Scottish teachers at halfway point in strike schedule

Striking teachers will gather outside the cottage where Robert Burns was born as an ongoing program of regional action reaches its halfway point.

As the Scots celebrate Burns’ birth anniversary, EIS members will gather outside Burns Cottage in Alloway, Ayrshire.

Teachers in both South Ayrshire and Edinburgh are going on strike Wednesday as the union-organised 16-day program of strike action hits its halfway point.

In addition to meeting at the famous country house, educators will attend a rally in the Scottish capital to be addressed by Andrea Bradley, EIS general secretary.

It comes amid a deepening dispute over wages, with unions claiming that the Scottish Government and councils have “little or no interest” in finding the funding needed to solve the problem.

The current offer on the table will allow most teachers to receive a 5% pay increase, while some low paid staff will receive a 6.85% increase.

The teachers refused, with the EIS requesting a 10% increase. However, Scottish First Minister Nicola Sturgeon insisted there was a “gap” between what teachers demand and “affordable”.

However, Ms Bradley said that “miscalculations continue in Scotland about the strength of our members’ resolve” and “an incorrect assessment that another real-time salary cut for education staff is morally and financially unacceptable”.

In a letter from the EIS to the National Education Union to express solidarity with the teachers who voted for strike action in England and Wales, Ms Bradley said: “Despite the anti-union law in effect, our respective unions have been able to pass the ballot threshold and carry out industrial action instructions, real contempt for them, adorned with warm words and sophistication.”

He advised politicians south of the border not to “try to separate teachers and support staff” on pay in schools, adding that “the Scottish Government is embarrassingly trying to do so, despite all its claims about union-friendly credentials.” Do this”.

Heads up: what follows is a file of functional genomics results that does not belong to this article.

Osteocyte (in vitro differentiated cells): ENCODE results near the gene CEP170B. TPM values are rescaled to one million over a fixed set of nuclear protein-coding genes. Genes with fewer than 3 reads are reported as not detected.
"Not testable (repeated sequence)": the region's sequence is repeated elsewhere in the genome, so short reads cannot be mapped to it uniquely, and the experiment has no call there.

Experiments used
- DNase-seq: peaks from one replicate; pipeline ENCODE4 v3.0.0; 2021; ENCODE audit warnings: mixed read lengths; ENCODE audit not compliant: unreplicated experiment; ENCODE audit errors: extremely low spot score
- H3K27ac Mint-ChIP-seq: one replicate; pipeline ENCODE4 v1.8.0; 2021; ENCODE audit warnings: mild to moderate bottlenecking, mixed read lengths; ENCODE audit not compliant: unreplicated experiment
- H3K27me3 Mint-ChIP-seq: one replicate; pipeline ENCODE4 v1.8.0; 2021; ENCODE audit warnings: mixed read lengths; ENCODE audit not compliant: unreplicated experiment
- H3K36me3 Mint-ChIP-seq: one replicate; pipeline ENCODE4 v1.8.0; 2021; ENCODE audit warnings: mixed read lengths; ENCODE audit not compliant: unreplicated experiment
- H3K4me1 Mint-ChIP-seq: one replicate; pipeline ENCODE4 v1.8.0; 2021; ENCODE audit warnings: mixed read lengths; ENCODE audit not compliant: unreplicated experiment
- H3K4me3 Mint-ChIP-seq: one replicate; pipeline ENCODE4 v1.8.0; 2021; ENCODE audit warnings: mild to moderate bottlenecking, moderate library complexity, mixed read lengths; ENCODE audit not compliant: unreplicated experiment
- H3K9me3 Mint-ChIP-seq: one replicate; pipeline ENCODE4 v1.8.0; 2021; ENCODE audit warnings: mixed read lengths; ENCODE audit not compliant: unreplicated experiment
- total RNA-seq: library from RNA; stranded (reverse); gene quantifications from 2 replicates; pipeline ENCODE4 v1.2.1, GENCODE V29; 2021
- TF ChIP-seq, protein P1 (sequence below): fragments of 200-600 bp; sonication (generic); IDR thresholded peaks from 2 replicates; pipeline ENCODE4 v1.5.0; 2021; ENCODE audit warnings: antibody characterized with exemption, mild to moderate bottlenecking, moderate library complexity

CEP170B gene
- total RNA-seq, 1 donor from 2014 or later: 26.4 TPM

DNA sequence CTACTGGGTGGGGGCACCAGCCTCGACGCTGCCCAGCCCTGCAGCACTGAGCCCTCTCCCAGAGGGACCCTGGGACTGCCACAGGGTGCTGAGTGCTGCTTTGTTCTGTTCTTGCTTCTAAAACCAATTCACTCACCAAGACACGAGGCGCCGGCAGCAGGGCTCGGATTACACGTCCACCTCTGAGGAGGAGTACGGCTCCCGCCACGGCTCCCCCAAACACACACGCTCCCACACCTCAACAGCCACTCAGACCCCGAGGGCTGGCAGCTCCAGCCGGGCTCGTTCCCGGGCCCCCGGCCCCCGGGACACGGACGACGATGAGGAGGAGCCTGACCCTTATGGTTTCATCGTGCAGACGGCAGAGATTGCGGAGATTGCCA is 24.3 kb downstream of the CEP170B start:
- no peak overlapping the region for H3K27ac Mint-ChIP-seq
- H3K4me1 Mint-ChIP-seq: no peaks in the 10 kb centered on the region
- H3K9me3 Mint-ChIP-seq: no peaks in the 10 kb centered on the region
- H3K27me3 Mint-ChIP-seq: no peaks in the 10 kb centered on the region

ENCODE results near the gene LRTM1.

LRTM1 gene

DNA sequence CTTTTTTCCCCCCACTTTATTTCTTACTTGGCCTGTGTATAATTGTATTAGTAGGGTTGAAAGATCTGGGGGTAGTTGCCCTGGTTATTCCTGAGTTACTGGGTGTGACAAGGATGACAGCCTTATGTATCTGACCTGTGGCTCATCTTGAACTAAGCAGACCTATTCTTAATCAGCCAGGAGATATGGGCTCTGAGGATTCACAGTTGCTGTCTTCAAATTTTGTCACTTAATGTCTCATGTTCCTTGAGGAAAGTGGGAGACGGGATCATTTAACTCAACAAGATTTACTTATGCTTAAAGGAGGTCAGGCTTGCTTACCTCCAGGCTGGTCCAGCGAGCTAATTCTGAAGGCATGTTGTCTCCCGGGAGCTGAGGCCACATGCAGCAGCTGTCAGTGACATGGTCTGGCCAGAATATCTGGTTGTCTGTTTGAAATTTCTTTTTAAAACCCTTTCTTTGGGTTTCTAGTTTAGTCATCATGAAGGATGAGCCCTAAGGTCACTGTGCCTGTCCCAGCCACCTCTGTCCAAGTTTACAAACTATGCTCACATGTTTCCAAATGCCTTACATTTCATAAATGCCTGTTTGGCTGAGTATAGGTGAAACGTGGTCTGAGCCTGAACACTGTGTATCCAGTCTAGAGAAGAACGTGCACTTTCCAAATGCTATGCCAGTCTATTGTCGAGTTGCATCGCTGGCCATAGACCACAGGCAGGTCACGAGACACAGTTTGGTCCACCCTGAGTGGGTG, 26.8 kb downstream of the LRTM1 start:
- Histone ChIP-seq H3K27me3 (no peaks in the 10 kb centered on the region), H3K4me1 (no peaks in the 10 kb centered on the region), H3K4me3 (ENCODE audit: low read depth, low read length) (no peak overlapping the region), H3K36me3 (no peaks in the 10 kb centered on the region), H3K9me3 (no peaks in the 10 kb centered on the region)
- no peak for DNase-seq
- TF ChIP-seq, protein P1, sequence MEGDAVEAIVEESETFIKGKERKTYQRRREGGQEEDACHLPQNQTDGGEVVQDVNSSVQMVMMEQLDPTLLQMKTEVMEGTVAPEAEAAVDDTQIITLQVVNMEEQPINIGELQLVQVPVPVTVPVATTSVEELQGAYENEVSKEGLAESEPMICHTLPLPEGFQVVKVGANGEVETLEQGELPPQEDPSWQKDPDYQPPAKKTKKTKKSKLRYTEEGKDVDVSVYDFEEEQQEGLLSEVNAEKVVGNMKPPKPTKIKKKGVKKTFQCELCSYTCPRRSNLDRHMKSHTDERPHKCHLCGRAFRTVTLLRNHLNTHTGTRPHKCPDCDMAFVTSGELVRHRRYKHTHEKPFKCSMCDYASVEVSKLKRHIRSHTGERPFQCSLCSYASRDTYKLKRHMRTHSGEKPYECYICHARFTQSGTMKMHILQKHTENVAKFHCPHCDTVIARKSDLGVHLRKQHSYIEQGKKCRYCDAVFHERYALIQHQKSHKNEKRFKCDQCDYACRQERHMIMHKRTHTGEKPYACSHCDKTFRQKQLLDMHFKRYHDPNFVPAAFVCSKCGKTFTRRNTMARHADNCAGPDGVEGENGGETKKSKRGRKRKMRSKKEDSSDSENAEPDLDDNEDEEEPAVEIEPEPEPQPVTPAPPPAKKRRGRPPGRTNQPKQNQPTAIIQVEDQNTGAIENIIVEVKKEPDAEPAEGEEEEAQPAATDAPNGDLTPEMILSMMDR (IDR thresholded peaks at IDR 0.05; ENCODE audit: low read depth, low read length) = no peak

Scottish Education Minister Shirley-Anne Somerville said: “The strikes at our schools are not in anyone’s interest, including students, parents and carers who have had to deal with significant disruption over the past three years.

“I continue to encourage unions to reconsider current industrial action as negotiations continue.”

The Scottish Government said four offers were made to teachers through the Scottish Teachers’ Negotiation Committee (SNCT), which brings together local government leaders and unions in Cosla, but these were rejected.

However, Somerville said that if the latest proposal were accepted, it would “mean a cumulative 21.8% increase in teacher salary since 2018.”

He insisted: “The union’s demand for a 10% increase for all teachers – even the highest paid – is not affordable within the Scottish Government’s fixed budget and a more pragmatic approach is needed before a consensus can be reached.

“The Scottish Government values ​​the hard work our teaching workforce does for our students and we are absolutely committed to ensuring that they receive a fair wage agreement.

“We are continuing our discussions with the unions and hope that they will continue to move towards a compromise to ensure a sustainable agreement for all concerned.”

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